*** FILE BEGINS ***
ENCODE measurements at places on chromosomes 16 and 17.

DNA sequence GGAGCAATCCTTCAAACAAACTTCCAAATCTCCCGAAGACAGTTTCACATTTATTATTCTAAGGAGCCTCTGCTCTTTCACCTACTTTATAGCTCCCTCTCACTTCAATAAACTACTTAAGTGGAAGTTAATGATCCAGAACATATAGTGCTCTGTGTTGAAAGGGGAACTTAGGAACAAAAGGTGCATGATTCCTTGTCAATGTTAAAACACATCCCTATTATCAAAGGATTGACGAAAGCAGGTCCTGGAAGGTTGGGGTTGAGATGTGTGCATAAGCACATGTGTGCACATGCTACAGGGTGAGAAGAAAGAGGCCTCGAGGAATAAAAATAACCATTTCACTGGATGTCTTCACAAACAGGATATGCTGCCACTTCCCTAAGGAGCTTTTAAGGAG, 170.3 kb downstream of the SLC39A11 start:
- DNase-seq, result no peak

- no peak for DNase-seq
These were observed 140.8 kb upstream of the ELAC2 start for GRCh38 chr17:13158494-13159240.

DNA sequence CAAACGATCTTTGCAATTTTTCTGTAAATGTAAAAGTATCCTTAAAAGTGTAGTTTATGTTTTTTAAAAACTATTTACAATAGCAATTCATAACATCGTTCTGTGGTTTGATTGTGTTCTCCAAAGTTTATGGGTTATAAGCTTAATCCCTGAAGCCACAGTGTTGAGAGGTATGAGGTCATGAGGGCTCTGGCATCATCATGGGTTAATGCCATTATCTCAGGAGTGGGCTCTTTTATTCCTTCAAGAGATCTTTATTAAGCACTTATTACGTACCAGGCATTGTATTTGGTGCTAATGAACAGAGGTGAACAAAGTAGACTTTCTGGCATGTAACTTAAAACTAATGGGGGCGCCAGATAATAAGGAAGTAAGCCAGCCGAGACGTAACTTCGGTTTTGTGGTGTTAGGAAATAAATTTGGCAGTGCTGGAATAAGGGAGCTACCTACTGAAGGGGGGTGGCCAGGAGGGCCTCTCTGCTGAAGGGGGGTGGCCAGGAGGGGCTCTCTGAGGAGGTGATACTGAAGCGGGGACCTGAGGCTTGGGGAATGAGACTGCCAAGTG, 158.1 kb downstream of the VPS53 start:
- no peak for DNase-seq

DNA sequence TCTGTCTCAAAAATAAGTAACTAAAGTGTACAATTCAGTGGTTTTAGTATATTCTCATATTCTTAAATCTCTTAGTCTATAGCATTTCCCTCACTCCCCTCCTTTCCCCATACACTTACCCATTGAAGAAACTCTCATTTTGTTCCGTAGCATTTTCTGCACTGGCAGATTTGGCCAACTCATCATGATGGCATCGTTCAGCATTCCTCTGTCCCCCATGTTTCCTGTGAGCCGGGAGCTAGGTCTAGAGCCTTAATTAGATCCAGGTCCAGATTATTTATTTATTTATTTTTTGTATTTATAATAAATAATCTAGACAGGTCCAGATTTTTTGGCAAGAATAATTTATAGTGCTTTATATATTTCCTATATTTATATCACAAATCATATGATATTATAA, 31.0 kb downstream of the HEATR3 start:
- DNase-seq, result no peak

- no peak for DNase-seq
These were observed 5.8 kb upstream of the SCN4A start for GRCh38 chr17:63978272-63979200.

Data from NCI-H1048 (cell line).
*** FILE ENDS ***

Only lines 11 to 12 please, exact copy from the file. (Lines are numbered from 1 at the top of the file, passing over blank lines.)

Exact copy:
These were observed 5.8 kb upstream of the SCN4A start for GRCh38 chr17:63978272-63979200.

Data from NCI-H1048 (cell line).